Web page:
The science fiction of scarcity is definitely more interesting. Not that it’s wrong to posit futures in which some or all needs aren’t scarce, and what happens or matters then.
I was thrilled to see the news of summary judgment declaring what we’ve all known for decades to be true: The copyright cash cow for the 1800s song Happy Birthday is invalid. It’s sort of like the ultimate patent troll, but with copyright. It’s astonishing that nobody has pursued this sooner, but perhaps it’s been a matter of the right evidence becoming available to make it stick.
Had copyright law remained as it was in 1957, quite a list of works would have become public domain on January 1, 2014. As noted at the link, famous works will tend to remain available, if not as inexpensively so as might be the case, but I am concerned with orphan works. When I look up books I liked as a child and cannot find them in print, or in print at a price one can afford, then the copyright holder either has no interest in holding them in copyright, or there is no living copyright holder, heir or assign who is aware or interested in that status. Such works have no reason to remain protected. Even if that protection lies only in fear that someone who can legitimately prove ownership might come out of the woodwork after all, if any interest is shown.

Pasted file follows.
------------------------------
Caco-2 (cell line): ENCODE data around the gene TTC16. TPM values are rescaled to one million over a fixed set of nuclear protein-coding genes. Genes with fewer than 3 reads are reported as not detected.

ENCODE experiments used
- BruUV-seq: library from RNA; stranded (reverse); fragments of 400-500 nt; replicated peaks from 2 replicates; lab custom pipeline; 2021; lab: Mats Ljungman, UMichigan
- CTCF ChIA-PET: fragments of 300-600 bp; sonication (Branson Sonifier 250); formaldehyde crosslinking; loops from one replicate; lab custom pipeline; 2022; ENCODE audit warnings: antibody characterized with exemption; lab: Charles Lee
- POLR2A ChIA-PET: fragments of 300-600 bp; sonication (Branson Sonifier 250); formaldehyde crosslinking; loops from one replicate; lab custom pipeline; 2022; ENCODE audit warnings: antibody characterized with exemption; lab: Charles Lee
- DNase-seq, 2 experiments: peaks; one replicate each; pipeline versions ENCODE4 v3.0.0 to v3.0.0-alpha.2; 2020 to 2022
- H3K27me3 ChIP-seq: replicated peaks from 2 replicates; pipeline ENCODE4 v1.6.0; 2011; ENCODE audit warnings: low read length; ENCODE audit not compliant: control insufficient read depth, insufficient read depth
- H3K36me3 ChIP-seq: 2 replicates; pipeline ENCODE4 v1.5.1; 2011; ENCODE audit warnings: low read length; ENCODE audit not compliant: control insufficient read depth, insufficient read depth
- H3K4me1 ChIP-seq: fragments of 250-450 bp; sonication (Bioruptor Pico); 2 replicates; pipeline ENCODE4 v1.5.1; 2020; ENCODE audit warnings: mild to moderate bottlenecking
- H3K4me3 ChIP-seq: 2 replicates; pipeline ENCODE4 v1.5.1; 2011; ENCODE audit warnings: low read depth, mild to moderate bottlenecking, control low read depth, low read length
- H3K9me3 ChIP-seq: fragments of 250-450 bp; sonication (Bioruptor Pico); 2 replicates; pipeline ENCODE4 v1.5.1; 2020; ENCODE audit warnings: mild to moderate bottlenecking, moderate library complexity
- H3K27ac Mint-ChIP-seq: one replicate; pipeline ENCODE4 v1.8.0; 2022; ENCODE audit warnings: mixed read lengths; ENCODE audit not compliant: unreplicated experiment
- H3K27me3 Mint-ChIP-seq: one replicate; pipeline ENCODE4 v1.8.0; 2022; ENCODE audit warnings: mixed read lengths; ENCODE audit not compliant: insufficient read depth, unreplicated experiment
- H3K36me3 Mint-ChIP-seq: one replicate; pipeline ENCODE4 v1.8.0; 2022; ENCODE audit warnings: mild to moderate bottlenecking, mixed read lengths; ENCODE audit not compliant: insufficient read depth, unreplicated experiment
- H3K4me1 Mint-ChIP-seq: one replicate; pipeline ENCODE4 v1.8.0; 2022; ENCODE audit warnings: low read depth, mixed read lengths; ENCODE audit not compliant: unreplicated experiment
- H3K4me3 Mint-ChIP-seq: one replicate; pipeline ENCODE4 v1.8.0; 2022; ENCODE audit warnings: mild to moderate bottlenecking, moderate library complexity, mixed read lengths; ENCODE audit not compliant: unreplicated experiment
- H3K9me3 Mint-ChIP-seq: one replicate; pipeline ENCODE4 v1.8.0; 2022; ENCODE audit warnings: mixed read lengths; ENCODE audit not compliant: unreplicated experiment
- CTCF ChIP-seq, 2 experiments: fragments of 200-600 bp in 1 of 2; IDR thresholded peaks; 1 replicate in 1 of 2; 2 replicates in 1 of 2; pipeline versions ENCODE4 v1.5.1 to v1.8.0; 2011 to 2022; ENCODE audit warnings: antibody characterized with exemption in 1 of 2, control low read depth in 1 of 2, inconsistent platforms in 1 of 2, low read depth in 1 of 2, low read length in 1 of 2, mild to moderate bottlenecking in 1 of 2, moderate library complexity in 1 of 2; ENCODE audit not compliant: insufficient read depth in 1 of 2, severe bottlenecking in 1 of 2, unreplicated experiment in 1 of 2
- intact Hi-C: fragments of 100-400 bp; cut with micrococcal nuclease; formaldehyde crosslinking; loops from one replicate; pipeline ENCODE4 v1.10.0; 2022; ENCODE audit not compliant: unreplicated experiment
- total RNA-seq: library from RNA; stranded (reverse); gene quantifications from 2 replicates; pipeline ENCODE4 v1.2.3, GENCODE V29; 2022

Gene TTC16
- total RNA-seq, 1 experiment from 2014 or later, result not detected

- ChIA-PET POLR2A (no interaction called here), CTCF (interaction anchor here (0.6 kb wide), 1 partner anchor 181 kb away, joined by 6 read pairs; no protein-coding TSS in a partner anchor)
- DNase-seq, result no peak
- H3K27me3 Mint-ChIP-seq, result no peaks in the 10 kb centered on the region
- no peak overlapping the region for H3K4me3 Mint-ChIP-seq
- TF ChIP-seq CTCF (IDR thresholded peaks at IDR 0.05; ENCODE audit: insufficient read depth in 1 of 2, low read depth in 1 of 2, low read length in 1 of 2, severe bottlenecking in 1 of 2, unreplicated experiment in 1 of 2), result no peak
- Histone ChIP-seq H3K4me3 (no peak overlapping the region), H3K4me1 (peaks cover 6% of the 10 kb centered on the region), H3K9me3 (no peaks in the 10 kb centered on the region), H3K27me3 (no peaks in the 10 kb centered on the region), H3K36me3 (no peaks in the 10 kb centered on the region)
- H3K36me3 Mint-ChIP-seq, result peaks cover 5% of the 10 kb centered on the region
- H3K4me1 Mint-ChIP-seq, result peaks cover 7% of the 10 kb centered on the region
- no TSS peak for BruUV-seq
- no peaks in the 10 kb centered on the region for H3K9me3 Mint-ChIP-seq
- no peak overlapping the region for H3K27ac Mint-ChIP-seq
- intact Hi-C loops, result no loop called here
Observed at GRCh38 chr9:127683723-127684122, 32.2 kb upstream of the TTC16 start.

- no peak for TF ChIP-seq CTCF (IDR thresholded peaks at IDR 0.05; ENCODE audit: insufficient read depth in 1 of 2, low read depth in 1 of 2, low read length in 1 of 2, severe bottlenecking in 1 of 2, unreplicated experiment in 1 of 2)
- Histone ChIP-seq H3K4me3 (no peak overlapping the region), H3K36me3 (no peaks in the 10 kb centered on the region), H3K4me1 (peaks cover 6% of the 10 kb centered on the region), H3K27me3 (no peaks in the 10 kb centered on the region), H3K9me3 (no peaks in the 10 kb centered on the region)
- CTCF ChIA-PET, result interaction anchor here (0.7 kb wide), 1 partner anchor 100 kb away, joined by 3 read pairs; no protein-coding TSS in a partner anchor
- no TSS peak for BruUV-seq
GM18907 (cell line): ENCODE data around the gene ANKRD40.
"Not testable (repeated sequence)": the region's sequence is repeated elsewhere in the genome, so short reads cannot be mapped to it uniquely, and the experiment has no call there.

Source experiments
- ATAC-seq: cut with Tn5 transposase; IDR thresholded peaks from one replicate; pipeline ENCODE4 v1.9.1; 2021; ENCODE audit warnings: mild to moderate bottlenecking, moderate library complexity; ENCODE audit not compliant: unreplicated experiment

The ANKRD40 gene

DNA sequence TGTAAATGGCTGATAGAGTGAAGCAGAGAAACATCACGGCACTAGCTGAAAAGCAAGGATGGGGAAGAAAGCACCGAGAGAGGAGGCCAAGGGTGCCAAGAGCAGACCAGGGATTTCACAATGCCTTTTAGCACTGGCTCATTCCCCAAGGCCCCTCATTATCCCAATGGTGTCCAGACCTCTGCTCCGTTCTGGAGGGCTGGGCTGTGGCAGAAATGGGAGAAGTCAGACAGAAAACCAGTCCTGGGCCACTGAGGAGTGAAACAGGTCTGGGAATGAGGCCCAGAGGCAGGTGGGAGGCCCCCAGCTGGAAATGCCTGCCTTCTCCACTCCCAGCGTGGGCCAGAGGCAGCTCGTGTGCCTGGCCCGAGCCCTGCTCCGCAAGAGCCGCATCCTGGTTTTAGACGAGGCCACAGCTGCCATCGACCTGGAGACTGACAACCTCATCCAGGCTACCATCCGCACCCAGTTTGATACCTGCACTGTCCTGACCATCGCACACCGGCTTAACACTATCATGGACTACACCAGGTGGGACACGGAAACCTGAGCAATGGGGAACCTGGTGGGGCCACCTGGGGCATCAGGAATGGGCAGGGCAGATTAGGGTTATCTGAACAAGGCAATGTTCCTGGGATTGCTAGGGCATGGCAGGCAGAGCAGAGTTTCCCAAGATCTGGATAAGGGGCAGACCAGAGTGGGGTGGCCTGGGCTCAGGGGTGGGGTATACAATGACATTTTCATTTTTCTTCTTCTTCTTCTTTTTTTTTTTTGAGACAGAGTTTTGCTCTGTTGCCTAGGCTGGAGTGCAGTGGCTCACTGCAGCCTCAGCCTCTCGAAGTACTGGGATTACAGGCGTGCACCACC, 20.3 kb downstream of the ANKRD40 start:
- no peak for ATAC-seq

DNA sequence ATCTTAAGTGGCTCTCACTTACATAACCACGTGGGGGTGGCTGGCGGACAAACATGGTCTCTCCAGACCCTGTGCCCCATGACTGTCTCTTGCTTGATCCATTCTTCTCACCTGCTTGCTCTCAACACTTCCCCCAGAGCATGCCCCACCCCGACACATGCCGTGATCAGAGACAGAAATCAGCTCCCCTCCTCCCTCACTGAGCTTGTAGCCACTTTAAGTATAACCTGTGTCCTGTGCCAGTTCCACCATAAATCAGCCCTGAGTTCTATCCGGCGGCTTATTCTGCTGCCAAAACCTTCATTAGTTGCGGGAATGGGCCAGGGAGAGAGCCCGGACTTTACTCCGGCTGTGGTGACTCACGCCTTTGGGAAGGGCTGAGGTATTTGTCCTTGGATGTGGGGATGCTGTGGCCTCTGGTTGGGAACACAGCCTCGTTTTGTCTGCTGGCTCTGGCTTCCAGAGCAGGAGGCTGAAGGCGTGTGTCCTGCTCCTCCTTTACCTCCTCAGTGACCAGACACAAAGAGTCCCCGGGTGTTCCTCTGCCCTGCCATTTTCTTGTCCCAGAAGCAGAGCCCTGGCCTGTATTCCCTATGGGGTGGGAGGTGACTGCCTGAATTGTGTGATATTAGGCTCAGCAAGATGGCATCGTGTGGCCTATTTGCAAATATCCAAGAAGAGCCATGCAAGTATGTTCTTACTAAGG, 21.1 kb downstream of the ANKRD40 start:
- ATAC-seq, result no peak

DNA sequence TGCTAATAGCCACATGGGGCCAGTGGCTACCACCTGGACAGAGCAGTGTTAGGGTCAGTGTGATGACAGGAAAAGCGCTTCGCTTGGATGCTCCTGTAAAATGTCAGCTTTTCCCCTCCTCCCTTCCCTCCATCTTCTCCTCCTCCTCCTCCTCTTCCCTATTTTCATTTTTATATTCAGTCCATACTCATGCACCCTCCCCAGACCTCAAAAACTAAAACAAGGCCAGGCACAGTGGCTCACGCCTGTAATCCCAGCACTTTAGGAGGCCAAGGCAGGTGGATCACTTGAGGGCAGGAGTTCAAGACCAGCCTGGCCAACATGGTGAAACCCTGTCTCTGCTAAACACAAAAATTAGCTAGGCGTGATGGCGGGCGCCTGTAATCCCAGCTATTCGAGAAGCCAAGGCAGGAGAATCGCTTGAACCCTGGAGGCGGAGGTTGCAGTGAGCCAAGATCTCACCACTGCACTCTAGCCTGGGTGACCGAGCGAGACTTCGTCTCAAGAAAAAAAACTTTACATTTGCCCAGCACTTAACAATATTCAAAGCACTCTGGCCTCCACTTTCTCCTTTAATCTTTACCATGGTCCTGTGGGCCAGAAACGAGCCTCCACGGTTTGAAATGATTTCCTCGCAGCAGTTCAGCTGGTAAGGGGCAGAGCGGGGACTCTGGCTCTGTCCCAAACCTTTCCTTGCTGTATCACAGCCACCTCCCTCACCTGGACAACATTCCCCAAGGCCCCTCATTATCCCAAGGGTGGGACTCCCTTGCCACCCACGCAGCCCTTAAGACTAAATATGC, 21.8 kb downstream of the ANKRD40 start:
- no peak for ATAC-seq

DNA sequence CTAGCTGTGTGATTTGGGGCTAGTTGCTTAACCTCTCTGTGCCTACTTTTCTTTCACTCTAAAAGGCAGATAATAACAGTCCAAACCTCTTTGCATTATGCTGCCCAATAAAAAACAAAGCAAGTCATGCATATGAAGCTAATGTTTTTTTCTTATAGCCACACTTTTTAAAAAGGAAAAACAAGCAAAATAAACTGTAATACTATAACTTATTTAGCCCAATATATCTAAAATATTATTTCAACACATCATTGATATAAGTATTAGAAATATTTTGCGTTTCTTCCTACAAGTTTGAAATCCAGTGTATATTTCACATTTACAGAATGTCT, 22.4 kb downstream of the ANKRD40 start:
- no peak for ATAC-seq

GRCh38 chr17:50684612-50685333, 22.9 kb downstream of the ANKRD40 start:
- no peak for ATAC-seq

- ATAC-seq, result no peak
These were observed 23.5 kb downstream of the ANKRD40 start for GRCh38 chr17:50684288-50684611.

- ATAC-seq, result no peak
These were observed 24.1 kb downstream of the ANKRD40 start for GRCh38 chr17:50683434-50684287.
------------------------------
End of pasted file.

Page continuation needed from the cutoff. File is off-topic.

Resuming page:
Worst are the academic publications that are behind overpriced paywalls that keep the useful arts and sciences from being promoted. Congress ought to be ashamed of extending copyrights to unconstitutional lengths, and courts out to be ashamed of going along with it. At least, I assume they have, since there must have been challenges. Copyright should not be controlled by media corporations. That was never the idea.